4. Define who’s responsible for paying duties and taxes

Depending on the goods and their value, duties and taxes may be charged when your shipment clears customs. Either you (the seller), or the receiver can cover these costs.  

Not mentioning the duties and taxes is a risky strategy that can lead to a higher number of return shipments from buyers who'll decline to pick up the bill. Transparency is the way to go. Your customers may not mind paying, but they sure don’t want to be surprised with an unexpected bill. Remember to also include the Incoterms defining this agreement on your shipment's commercial invoice. 

If you want your customer to cover duties and taxes:

  • Add a disclaimer to your web-shop and notify your customers before they complete the payment. This can be a practical solution if you're selling a large number of low-to mid-priced goods. 
  • Integrate a web-shop tool that will calculate the duties and taxes your customers should expect to pay. This can be useful if you're selling expensive and exclusive products.
  • Add duties and taxes to the total amount at check out. Your carrier will need to arrange the payment to the customs authorities and may even be able to advance it for you.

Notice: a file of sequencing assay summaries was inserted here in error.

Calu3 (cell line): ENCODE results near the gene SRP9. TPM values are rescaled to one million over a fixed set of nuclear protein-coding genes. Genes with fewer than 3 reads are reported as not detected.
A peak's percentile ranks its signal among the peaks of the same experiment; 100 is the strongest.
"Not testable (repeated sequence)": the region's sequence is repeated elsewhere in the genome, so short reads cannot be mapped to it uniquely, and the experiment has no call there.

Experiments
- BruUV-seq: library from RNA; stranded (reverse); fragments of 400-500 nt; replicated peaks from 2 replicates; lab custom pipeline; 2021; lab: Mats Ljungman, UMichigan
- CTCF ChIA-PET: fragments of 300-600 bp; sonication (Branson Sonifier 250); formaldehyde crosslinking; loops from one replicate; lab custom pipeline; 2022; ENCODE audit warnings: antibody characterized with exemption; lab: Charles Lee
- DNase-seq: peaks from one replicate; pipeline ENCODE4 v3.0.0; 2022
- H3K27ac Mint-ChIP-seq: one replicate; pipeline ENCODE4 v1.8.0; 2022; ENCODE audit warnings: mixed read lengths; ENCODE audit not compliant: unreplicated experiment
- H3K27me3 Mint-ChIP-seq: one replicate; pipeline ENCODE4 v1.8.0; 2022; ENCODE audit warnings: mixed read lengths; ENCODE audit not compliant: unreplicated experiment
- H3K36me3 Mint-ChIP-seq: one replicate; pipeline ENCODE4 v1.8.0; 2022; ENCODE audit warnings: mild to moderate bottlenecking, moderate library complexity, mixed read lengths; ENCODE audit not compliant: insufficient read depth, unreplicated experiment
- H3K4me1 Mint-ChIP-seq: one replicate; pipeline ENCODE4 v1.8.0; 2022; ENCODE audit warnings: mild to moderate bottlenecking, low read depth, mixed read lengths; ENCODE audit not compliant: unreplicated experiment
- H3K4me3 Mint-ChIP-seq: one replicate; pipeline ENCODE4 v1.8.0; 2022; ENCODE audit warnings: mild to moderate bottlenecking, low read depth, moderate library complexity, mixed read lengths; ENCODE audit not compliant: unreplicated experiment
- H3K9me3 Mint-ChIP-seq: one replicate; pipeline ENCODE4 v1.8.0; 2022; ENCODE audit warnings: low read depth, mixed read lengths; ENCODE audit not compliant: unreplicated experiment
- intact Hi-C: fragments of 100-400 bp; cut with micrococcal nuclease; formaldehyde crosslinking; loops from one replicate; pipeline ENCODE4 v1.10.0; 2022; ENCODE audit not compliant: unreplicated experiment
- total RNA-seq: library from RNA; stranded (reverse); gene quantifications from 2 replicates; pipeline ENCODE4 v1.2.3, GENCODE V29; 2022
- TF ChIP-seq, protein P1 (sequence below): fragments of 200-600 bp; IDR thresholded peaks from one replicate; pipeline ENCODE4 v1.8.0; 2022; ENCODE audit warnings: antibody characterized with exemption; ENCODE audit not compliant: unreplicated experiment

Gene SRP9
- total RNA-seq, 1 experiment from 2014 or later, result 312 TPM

5. State accurate value

Customs use the value to calculate duties and taxes. That’s why it’s important to put down the accurate retail value of the goods on the invoice. If customs doubt the stated value, they may request the customer to provide proof of a transaction or a commercial receipt. They will hold the shipment in the meantime, incurring additional costs. 

When stating the value remember to:

  • State the quantity of each item using an applicable unit of measurement
  • Mention the shipping costs, if these are covered by the customer
  • Be clear if discounts are applied. If a discount code was used, you may want to include it on the commercial invoice.